Charity urges families to check for signs of malnutrition on elderly this Christmas
The number of people over the age of 60 in the UK hospitalised with malnutrition has more than trebled in the last decade, a charity has warned.
Numbers have jumped from 1,405 to 4,988 between 2007-2008 and 2017-18, charity Age UK said.
Of the 12.2 million older people in the UK, over a million over the age of 65 are malnourished or at risk of malnutrition.
Malnutrition can place a strain on the health service as it is two to three times more expensive to treat someone who is underweight than someone of a healthy weight, the charity said.
The condition is predicted to place a £13 billion strain on health and social care by 2020.
Age UK is urging families to check if elderly relatives are struggling to eat enough to keep themselves well this Christmas.
Causes of malnutrition can vary from having difficulty with the physicality of eating such as cutting up food, or difficulty chewing and swallowing because of a dental condition.
The charity said younger relatives could help by organising trips to the dentist or GP, offering full-fat milk, yoghurt and cheese rather than skimmed alternatives, and soft foods like scrambled eggs.
It also recommended helping the elderly pick out foods in packaging that are easy to open and regular snack foods.
If eyesight is a problem, Age UK said switching to blue crockery makes it easier for people to see what they are eating.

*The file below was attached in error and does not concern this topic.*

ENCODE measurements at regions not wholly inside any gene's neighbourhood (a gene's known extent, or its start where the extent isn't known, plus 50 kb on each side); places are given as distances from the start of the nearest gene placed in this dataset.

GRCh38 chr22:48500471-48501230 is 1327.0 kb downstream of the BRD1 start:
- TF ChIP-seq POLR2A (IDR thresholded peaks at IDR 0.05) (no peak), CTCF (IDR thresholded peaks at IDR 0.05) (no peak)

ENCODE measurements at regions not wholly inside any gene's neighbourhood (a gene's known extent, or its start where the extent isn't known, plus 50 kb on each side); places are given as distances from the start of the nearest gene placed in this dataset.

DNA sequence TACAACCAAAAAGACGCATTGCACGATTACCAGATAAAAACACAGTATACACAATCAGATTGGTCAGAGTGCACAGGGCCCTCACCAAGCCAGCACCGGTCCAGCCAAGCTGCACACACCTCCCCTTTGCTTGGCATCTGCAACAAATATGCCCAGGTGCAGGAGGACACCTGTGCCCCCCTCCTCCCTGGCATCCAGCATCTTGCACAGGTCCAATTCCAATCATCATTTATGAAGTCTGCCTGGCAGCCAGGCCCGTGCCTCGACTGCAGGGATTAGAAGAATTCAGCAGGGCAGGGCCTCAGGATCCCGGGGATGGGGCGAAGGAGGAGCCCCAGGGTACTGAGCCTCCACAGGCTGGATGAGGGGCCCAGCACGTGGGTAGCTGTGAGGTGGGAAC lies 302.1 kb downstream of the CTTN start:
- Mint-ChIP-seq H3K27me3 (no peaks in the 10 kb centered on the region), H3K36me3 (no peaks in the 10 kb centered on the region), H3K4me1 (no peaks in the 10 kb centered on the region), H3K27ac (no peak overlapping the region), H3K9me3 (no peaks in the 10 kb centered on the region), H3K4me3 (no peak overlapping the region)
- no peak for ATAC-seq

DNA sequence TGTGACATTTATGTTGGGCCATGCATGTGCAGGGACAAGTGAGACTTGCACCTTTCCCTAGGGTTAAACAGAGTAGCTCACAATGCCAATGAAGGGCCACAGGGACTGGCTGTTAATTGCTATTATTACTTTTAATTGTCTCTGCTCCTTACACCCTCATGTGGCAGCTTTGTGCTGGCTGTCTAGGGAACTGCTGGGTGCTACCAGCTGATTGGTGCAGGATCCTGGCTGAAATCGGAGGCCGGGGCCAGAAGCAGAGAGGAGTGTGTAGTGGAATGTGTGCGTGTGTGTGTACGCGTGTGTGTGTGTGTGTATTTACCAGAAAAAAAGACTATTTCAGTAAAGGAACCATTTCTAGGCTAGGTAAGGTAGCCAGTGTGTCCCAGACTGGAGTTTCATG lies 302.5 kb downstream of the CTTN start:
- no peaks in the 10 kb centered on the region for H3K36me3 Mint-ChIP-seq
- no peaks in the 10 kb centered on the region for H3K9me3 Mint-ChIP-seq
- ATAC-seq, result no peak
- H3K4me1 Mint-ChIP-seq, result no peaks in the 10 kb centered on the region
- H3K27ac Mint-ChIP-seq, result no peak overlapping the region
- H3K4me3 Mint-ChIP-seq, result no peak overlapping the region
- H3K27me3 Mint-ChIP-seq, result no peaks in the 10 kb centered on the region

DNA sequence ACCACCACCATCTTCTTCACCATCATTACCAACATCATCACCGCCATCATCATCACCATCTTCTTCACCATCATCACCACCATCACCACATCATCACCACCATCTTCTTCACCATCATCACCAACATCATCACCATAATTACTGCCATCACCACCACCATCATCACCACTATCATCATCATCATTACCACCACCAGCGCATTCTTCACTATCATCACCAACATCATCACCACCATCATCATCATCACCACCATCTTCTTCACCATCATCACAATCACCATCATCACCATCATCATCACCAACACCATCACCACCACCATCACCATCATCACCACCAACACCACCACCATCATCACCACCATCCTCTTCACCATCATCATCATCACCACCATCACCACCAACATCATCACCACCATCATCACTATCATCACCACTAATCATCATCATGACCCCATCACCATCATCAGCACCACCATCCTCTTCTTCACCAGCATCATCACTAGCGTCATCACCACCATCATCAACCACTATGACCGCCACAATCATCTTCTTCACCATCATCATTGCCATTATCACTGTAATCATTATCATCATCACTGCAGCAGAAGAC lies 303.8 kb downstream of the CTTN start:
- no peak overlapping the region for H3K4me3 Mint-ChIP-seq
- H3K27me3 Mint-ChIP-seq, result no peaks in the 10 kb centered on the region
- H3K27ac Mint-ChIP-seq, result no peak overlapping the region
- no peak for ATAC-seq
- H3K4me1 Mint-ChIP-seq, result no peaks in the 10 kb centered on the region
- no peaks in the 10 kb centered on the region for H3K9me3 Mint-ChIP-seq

Poverty in old age is also a risk – the English Longitudinal Study of Ageing found 360,000 people aged 50 to 64 and 29,000 people aged 65 to 74 had to skip or cut meals due to lack of money.
Dianne Jeffrey, head of Age UK’s malnutrition task force, said poverty, the inability to shop, eat or drink at home without help, loneliness and isolation and poor physical and mental health were all risk factors.
“However, whether you are slim or even if you are seemingly overweight, you can still be malnourished and a couple of days of not eating can have serious physical effects for older people,” she said.
“This is why we are appealing to everyone to look out for tell-tale signs at Christmas time that might mean an older person is not eating enough or needs help to plan, shop for, or cook meals.”
Copyright (c) PA Media Ltd. 2019, All Rights Reserved. Picture (c) Pixabay.